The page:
The Sweeney brought us back to gritty realism with a thump, a somewhat jarring thump, with armed blags, car chases and dodgy informants in grubby betting shops. The scene where a bored Regan gets a soccer ball out of the boot of his car and starts kicking it around with the driver while waiting for George really reminded me of Life on Mars. Ditto the car chases. This time Jack comes a cropper of a particularly fey spook (MI5), though unlike poor Sam who always seems so surprised, Jack just reacts with bitter and weary cyncism.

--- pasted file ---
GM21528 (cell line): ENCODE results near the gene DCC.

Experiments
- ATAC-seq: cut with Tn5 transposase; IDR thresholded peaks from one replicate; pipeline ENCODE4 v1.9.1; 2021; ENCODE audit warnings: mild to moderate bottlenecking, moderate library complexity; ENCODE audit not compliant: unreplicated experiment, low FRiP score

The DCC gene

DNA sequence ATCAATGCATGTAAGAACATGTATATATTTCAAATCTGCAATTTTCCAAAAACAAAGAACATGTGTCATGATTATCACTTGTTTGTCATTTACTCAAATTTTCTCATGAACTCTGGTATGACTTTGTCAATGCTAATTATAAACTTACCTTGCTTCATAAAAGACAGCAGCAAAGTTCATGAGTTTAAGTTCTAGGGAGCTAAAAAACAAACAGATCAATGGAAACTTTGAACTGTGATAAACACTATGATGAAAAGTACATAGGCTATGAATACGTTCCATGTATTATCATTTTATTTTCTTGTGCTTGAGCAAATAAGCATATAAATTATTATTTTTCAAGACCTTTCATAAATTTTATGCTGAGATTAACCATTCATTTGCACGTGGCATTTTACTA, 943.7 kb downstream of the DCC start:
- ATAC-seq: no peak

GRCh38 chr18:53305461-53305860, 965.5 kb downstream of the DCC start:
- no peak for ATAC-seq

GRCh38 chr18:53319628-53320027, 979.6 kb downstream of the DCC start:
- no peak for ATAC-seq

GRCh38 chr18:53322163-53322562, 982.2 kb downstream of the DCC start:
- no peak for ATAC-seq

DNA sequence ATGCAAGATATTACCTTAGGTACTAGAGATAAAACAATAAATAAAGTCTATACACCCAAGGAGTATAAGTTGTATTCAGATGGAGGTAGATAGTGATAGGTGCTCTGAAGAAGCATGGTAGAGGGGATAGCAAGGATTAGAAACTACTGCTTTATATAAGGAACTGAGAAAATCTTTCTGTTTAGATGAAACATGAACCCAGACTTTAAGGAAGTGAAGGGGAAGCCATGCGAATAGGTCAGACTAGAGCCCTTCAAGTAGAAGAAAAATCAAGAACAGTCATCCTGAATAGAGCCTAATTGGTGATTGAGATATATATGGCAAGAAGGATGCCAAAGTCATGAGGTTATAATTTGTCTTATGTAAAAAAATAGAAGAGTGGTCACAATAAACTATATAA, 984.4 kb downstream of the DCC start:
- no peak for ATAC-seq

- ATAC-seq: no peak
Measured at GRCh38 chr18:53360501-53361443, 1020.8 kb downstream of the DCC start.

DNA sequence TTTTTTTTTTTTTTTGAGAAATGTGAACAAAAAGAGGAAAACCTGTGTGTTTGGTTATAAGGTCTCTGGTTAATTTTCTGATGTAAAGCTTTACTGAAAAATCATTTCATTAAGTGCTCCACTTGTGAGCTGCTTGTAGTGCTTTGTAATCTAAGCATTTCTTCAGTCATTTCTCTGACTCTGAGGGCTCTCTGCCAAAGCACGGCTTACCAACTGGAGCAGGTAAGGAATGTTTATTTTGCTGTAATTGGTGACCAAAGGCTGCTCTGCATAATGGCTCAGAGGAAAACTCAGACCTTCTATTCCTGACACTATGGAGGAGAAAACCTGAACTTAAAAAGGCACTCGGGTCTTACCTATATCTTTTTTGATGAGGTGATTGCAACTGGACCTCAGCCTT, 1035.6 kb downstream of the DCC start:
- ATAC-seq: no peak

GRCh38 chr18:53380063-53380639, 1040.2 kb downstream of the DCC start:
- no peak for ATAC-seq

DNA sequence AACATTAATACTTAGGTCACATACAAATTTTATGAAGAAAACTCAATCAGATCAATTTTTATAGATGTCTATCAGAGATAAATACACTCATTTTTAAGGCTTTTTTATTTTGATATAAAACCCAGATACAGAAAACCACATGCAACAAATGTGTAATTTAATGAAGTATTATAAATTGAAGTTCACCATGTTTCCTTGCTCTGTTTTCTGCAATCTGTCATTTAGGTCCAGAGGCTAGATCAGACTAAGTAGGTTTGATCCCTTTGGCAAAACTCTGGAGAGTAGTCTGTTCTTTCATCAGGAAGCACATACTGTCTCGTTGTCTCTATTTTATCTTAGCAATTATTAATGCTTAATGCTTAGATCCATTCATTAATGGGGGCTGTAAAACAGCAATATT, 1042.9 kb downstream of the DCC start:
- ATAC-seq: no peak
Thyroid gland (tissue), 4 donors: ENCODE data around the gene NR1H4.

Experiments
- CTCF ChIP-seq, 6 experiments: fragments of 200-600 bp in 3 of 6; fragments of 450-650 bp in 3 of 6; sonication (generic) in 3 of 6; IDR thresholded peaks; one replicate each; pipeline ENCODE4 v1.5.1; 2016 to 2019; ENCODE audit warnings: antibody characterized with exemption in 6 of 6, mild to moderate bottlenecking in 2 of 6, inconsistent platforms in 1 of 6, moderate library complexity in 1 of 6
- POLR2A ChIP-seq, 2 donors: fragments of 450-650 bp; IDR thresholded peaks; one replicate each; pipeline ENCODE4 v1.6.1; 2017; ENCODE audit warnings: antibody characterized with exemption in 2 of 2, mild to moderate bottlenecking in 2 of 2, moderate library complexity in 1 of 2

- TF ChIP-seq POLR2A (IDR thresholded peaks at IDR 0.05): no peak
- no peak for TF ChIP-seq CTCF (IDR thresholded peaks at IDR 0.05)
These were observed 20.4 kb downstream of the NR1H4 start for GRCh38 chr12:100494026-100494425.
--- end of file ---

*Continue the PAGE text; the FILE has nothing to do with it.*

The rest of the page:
Btw, if Sam lacks experience with the Hunts, Dalziels and Regans of his world, then surely he must have been done over by a Haskins or the like, as once the old bulldogs were broomed out, there were nothing but smarmy polticians of the FU variety kept (certainly in my own experience), so surely Sam can't have been that surprised by the Super's actions. Maybe Sam was just hoping for a way home so badly he was was blind to the usual cause and effect, both the Super's actions and what could have happened to his co-workers.
Sam needs a good healthy dose of Regan cynicism, or he'll go mad. Or he's probably already mad. Poor Sam.
OMG, that draft is icy. And it's nearly home time. Must dash. I have a dvd waiting for me.
Ooh, was the the stirrings of old Sharpie muse that just tickled me then...